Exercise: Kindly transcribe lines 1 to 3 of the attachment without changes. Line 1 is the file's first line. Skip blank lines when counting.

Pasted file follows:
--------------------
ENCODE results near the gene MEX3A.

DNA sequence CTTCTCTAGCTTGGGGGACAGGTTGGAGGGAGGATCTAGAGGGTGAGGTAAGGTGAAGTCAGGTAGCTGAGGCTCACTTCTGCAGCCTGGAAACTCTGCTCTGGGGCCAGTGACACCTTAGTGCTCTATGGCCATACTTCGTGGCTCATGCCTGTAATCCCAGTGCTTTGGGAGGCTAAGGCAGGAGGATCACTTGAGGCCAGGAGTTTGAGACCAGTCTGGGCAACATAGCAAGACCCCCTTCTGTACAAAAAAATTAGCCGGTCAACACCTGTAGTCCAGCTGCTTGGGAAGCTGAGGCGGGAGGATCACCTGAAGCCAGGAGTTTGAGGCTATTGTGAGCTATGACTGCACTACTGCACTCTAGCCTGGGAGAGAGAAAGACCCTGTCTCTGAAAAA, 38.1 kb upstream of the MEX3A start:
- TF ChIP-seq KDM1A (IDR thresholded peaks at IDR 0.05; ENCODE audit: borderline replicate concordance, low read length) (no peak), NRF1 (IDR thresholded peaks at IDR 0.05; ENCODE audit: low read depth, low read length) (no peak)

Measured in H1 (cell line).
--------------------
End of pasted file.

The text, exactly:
ENCODE results near the gene MEX3A.

DNA sequence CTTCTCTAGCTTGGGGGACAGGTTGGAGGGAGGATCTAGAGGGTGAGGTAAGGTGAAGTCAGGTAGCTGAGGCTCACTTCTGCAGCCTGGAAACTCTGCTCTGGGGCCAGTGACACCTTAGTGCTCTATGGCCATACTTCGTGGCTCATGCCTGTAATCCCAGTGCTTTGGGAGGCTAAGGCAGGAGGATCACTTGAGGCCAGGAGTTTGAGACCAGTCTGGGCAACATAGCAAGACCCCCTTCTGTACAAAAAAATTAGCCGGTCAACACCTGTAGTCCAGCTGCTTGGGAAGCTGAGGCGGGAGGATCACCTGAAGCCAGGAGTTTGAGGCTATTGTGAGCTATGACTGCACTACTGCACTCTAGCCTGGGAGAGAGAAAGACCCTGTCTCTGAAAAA, 38.1 kb upstream of the MEX3A start:
- TF ChIP-seq KDM1A (IDR thresholded peaks at IDR 0.05; ENCODE audit: borderline replicate concordance, low read length) (no peak), NRF1 (IDR thresholded peaks at IDR 0.05; ENCODE audit: low read depth, low read length) (no peak)